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“Never Leave Me” by Priscilla J. Krahn

"Never Leave Me" by Priscilla J. Krahn — Kimia Wood I hadn’t recently read the description blurb before I opened Never Leave Me, so I jumped into this Christian indie novella without many pre-conceived notions.

On Page 1, Amy’s dad (sole custodial parent) sweeps her from in front of the TV, across state lines, and dumps her on the doorstep of some cousins she’s never heard of, let alone met (while he flees the police).

Within the next chapter or two, the large, farm-living, “homeschooler” family has shared Jesus with her, and Amy is “born again.”

Within a chapter or two of that, we have a kidnapping, threats of violence, and hints at Amy’s dad’s dark secrets.

So…of all the “indie Christian” books I’ve read, this one probably does the best job at equally balancing raging evangelism with melodramatic adventure.

Amy

I did know this was a series before diving in (the “Adventures of Amy”, in fact). So I was perfectly ready to study Amy as a main character…and also anticipated her adventures taking longer than a single book. (Well, sort of. See below.)

However, I did struggle with the character of Amy from time to time.

What’s well done:"Never Leave Me" by Priscilla J. Krahn — Kimia Wood

Amy is just thirteen. She’s not a superhero, or a detective, or even emotionally mature. When her dad (ahem – the man she’s called Dad all her life!) snatches her away from her predictable life, and reveals on the drive that he’s a criminal, she’s realistically shocked and skeptical.

As traumatic events continue to pile on, she shows relatable signs of stress, anger, panic, and fear. At the same time, her rational side fights with her emotions as she tries to please her new Heavenly Father, and figure out what’s going on around her.

What challenged my disbelief:

Some things are foreshadowed so heavily I saw them coming several chapters before Amy finally tumbles to them.

She also exhibits fanatical devotion to her dad (except when she persuades herself to cooperate with the police).

I understand that family loyalty is complicated (which is one reason domestic abuse situations are so messy). But as a third-party, observing the situation from the outside, I saw plenty of evidence and red flags that left me sighing heavily at Amy. It was obvious to me that the man who had raised her wasn’t all he claimed to be…and while it was realistic for Amy to struggle with this, I think it needed something more.

For instance: later in the book, she reminisces about the good times they had together…piggy back rides, movies, all the things he did to demonstrate his love for her. I realize flash-backs are hard to do well, but if I were writing the story, I would have sprinkled some of those good memories into the narrative early on to remind the audience Amy is adding Dad’s current illegal behavior to his previous loving behavior…and isn’t just blinded by her own love for him.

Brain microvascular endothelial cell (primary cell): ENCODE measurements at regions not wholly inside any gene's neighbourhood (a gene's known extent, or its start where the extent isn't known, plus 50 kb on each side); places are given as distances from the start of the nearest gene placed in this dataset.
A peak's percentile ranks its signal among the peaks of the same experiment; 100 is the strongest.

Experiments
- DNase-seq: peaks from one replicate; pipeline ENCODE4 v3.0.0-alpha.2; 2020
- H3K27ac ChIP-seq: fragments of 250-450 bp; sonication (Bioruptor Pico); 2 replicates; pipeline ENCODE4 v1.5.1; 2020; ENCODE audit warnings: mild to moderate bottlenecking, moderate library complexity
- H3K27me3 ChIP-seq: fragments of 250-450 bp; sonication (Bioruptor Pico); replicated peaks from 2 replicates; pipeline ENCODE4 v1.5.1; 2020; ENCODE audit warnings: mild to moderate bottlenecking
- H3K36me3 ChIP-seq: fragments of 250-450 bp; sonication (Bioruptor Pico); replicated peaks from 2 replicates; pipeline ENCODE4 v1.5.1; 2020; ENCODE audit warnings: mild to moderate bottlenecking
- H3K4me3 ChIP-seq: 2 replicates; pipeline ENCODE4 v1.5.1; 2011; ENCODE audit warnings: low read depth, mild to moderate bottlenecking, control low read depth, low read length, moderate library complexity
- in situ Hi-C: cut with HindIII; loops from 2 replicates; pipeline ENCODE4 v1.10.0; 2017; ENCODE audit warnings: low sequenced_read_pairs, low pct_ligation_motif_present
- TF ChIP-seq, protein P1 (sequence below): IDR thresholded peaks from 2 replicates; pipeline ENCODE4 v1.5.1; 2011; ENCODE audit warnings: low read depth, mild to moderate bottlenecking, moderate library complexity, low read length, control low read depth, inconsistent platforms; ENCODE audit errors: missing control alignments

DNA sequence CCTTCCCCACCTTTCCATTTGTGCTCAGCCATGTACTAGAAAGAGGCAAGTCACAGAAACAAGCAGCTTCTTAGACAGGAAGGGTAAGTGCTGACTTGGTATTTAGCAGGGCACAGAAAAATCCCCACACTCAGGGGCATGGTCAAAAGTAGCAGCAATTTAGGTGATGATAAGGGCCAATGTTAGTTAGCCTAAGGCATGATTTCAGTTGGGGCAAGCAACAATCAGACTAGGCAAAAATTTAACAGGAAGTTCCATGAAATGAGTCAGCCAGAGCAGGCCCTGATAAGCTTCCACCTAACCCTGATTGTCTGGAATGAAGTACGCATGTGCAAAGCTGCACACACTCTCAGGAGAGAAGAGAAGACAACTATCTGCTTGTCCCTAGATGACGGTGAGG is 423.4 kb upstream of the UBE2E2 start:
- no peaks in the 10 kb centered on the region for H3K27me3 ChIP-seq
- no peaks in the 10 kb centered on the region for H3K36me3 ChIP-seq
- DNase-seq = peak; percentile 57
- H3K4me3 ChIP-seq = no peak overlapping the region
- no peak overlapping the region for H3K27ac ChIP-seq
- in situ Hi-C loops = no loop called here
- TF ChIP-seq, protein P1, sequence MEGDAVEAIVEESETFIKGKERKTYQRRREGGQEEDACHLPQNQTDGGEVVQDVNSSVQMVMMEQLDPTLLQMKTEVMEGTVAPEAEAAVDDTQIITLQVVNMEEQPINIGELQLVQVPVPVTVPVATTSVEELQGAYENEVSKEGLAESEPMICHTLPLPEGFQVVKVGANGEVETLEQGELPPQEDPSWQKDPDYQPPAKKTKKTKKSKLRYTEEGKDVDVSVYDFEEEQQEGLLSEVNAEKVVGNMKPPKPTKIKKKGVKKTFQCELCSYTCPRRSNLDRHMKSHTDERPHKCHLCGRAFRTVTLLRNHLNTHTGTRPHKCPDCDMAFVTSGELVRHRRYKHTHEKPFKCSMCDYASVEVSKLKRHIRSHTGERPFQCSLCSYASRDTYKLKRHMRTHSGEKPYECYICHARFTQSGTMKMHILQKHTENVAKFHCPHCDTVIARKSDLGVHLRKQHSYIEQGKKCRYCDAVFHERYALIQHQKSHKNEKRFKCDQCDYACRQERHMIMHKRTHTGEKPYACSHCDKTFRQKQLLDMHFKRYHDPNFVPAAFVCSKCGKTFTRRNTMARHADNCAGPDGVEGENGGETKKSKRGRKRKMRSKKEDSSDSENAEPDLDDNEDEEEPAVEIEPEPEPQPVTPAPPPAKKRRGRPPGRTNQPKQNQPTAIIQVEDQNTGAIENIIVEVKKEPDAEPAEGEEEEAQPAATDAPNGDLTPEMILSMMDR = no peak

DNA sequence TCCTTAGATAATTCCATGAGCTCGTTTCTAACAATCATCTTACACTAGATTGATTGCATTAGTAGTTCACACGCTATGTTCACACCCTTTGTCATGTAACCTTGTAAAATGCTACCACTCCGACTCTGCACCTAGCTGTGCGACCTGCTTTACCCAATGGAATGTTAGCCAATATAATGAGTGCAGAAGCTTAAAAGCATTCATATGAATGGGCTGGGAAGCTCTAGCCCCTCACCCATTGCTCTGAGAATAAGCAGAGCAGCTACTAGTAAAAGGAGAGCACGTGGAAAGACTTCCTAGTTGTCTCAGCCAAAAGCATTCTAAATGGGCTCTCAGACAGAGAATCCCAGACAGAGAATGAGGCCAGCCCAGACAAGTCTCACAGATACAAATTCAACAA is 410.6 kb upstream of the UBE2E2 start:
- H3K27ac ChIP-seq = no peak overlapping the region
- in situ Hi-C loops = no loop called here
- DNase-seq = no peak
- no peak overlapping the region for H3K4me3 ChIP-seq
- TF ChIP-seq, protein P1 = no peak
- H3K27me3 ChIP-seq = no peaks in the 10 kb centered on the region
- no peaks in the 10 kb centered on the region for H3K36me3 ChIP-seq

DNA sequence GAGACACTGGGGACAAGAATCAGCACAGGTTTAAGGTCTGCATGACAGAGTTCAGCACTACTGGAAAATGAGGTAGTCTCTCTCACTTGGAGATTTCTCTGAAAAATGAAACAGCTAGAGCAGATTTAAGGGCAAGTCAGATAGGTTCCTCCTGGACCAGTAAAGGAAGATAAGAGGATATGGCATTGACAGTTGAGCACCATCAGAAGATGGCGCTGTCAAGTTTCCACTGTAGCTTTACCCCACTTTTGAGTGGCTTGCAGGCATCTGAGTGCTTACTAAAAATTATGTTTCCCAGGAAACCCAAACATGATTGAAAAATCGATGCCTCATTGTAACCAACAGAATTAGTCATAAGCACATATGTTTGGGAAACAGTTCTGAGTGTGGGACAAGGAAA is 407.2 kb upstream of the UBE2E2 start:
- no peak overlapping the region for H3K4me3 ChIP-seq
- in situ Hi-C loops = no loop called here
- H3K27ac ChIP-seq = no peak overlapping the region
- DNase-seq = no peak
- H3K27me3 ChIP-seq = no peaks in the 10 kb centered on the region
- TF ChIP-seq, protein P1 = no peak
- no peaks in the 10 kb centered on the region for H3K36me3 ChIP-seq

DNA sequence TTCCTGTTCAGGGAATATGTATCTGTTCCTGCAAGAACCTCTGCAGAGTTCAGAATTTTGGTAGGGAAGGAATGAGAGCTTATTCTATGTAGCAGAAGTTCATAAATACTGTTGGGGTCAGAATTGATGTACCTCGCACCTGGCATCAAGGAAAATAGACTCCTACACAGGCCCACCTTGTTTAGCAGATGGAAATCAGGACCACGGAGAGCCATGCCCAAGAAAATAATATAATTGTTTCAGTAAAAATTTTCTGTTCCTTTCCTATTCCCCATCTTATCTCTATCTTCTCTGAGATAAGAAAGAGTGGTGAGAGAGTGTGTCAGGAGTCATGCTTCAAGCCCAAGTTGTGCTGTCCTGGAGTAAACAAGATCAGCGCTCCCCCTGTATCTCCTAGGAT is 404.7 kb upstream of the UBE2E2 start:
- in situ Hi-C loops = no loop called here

Another niggle:

Speaking of planting things earlier…

Amy dashes out of her home with a single suitcase of clothes. But it never states what those clothes are.

About three-fourths through the book, the author drops that Amy’s wearing a skirt.

This may seem like a really weird thing to bring up, but here’s why. Amy’s seven-sibling cousin family has family meals together, does family devotions, lives on a farm…you can practically smell the Christian homeschooler on them. Thus, it is totally legit for her female cousin to wear skirts.

But worldly, “city girl” Amy?

See, when Amy is (SPOILER) being placed in foster care by a social worker, she thinks about how she’s a different girl now…after her adventures, and after coming to Jesus. She thinks she wouldn’t like the same music as she once did. She’s wearing a different clothing style now…because she doesn’t care about style and popularity anymore, but about pleasing Jesus.

Bringing these pieces together: if the author had made a bigger deal about how Amy dressed in the beginning (being careful to pack her favorite jeans; feeling weird that she’s wearing make-up, but her girl-cousin isn’t) then the change at the end (her cousin was much older than she was, but her old skirt fit Amy perfectly…) would make the character change clear to the audience from the evidence. It wouldn’t just be something the author pulls out of nowhere.

Christian Transformation

Speaking of character changes, though – Amy’s Christian transformation is pretty deep. Her dad is an atheist (and apparently her mom converted mere weeks before dying in an accident)…but after Amy “gets born again” in the early chapters, she jumps into evangelism with both feet. Within a month of her conversion, she’s led a man to the Lord, and has shared the gospel repeatedly with her relatives (and a few strangers).